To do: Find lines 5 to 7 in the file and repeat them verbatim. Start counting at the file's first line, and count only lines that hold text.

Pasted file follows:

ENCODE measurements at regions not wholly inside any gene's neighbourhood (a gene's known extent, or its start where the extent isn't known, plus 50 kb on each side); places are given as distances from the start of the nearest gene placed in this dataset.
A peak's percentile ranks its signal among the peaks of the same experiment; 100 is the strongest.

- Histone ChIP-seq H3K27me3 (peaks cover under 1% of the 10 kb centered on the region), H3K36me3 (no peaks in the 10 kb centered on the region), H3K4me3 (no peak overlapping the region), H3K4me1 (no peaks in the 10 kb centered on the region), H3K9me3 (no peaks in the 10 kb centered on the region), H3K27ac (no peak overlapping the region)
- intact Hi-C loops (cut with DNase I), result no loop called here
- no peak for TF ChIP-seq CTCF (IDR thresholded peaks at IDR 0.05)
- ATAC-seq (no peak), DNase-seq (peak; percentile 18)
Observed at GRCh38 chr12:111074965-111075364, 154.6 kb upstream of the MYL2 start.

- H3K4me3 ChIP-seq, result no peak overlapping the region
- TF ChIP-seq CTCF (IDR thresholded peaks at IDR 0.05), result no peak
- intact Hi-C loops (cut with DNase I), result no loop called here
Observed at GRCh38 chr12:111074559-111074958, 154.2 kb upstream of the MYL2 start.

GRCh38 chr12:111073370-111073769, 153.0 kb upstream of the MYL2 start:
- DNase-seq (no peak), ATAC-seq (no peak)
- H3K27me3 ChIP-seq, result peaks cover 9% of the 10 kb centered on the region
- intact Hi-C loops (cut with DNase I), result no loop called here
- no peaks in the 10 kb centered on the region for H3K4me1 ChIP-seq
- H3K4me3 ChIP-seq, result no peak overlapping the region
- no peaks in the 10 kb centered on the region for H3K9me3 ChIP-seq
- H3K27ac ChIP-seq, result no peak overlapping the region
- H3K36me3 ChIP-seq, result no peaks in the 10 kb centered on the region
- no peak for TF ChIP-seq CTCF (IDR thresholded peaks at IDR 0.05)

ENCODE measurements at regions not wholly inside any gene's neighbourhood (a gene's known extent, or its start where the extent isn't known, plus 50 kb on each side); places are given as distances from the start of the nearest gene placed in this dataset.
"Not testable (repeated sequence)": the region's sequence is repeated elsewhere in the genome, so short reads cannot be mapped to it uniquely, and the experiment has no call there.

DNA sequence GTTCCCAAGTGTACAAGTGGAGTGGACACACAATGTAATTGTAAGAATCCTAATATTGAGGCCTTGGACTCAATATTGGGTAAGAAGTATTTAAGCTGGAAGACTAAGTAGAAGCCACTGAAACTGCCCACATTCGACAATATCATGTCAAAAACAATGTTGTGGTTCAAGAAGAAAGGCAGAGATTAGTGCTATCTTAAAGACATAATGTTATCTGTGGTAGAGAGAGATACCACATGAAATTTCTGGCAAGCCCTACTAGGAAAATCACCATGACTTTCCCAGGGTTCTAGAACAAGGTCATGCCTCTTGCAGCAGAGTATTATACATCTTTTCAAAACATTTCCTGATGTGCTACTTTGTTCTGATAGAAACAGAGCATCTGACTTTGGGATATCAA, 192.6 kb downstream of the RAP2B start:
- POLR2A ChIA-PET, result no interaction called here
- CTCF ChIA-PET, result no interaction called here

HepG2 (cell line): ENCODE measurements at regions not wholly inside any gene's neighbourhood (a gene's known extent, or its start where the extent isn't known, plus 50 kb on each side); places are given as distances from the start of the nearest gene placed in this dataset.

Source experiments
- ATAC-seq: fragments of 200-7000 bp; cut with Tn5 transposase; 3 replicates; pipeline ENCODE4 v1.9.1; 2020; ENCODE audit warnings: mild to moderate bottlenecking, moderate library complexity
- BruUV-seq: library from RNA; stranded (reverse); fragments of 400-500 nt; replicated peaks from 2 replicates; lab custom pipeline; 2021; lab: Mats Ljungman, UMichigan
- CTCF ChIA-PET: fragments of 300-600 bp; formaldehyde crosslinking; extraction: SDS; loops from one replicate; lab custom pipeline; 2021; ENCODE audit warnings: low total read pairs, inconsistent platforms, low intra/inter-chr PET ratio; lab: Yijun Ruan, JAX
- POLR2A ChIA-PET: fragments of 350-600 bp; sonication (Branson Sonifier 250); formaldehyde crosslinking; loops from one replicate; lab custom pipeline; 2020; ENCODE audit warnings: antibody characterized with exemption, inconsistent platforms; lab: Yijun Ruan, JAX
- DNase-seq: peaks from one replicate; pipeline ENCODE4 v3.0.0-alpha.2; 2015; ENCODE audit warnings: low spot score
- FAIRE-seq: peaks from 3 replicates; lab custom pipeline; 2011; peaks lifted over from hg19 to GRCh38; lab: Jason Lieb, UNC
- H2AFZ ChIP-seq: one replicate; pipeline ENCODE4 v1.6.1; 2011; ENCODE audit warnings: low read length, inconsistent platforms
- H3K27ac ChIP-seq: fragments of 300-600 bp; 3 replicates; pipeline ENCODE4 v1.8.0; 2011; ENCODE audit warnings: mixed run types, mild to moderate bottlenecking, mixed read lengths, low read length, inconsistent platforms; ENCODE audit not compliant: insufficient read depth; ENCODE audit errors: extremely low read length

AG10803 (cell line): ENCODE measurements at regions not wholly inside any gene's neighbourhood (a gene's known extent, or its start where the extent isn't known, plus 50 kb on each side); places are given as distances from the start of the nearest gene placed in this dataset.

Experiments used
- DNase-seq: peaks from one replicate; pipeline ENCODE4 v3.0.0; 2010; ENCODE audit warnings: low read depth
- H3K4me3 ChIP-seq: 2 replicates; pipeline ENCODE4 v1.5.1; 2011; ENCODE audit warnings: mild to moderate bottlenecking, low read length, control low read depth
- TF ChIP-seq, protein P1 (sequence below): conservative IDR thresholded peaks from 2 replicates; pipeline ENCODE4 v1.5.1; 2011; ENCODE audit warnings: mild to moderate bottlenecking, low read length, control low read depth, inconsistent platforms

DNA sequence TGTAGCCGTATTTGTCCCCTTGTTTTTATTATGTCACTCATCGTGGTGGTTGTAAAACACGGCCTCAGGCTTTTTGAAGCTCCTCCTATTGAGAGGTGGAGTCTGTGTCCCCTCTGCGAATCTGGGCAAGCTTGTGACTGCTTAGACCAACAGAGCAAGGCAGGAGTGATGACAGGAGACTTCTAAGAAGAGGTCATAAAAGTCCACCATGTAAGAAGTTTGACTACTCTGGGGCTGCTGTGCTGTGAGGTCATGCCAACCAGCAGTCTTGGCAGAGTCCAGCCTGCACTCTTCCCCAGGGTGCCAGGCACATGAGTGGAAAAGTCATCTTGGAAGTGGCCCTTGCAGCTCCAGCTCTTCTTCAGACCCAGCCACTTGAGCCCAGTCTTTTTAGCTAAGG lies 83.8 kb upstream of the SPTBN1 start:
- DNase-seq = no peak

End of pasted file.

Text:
- no peak for TF ChIP-seq CTCF (IDR thresholded peaks at IDR 0.05)
- ATAC-seq (no peak), DNase-seq (peak; percentile 18)
Observed at GRCh38 chr12:111074965-111075364, 154.6 kb upstream of the MYL2 start.